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Pricing your product or service

A smiling woman preparing a parcel.

Below we’ll investigate a couple of common pricing models. This is your chance to think about how you have priced your product or service, and whether there are any other models that could serve you better.

Competition pricing 

Are your prices based on what the other guys are charging?

Consider your prices against your immediate competition. Do you want to price higher or lower? Or about the same? In an industry where there is low differentiation between products or services, lots of choice, and minimal barriers to change (think buying a rubbish bin, or a basic monthly mobile phone plan) then price becomes the main competition point. And it can become a race to the bottom in the fierce competition to gain sales.

How do you mitigate this?  

Offer a differentiated product, a premium product or additional unique add-ons (think buying a coffee, or hiring an electrician, you get the idea).

Cost-plus or margin-based pricing

This is where you figure out the margin you want to make and add an appropriate mark-up.

Margin pricing is most often used in retail or with products rather than services. It is hard to put a margin on a service, as the cost to serve can often be much less than the value provided. Retailers use cost-plus if they have a standard percentage they need from each sale, and it often allows for deep discounting or regular sales to recuperate the cost of product that isn’t moving.

This pricing model is easy to implement and provides a known return, but it also doesn’t take into account the uniqueness of items or how customers behave. It best suits fast moving consumer goods where there is limited differentiation and low barriers to change.

Have you just guessed?

Some people we chat to, who are just starting out in business, haven’t put much thought into how they price their product or service. It’s important to know how you get to your price, because it means you’ve first thought about how much it’s costing you to produce.

If you have an idea of how much you’d like to charge, make sure you consider all the costs that directly relate to being able to provide your product or service. One of the most underestimated costs are direct wages or salaries. 

The actual cost of staff for service-based businesses

If you’re paying someone $25 an hour for a 40-hour week, the salary will be $52,000. However, this isn’t the actual cost to oncharge (plus your margin) to your customers. You need to consider the following:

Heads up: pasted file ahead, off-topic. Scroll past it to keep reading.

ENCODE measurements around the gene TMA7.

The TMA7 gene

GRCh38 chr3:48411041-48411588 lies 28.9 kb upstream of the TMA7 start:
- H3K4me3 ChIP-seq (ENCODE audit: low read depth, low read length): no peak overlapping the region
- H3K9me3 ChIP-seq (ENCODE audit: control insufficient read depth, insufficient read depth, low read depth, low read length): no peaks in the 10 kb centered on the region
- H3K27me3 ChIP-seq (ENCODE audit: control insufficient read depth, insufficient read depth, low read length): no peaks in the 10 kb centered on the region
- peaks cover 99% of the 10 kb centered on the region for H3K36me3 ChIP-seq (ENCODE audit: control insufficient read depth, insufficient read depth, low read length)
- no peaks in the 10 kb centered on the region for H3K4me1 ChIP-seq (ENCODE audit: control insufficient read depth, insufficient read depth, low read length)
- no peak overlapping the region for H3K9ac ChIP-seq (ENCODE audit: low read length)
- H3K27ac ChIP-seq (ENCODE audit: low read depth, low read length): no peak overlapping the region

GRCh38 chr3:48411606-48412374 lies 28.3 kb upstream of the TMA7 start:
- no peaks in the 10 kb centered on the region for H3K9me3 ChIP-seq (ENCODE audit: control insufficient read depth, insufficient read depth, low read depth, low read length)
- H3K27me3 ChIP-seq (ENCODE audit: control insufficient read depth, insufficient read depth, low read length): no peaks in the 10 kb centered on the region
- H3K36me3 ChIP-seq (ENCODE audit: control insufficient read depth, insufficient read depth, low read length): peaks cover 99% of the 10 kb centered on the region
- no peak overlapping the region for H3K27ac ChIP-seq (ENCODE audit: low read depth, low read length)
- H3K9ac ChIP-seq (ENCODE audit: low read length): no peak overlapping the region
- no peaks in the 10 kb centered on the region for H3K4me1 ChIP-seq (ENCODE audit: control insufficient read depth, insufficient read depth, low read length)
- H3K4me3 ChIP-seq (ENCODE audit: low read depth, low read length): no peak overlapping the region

• Does that salary include the 10% employer superannuation contribution?
  • Have you accounted for any workers compensation insurance?
  • How many productive hours are actually performed by your employees? You need to consider annual leave, statutory holidays, professional development and sick leave.

Once you’ve allowed for the above, your employee is probably costing closer to $30 an hour.

Fixed pricing

If you charge an hourly rate, it can potentially have the impression that efficiency is not rewarded. By charging a fixed price, the client knows up-front how much they’re going to pay. Conversely, this can have the effect of valuing speed over accuracy, so could increase the chance of errors. 

At Beany, all our services are fixed price. We can offer this because:

  • Scoping – we make sure that before we start, we understand the level of work required and how long it will take to deliver it. We also set out what our fee includes and excludes.
  • Analysis – we track all our actual time against the budget. If there is ever a blowout, we find the reason and take steps to avoid the situation in the future.
  • Experience and knowledge – each team member has at least ten years of accounting experience, and each brings a variety of skills to the table. We understand what’s needed to complete a job and how long it will take.

This model works for our clients because the price is set in advance. We’ve all heard horror stories about escalating costs and unexpected bills. That’s why we agree on the work to be performed (through our Beany pricing plans), and provide separate quotes for out-of-scope services before we start.

If you’re considering moving from an hourly charge to quoting fixed price work, you can use the principles outlined above to see if it’s the right fit for you. If this happens to be a new pricing model for your industry, it could be a great differentiator for your business.


Our hope is that after reading this, you’ll have thought about and mentally tested the way that you price what you sell. Even if you don’t make a single change to price, you’ll have considered the actual cost of of your product and understand the return you receive. 

Kate, Australian problem solver

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Jess Heslop

Jess Heslop

I'm an ex-big 4 CA and a technology enthusiast, based in Nelson where I live with my husband and two young children.

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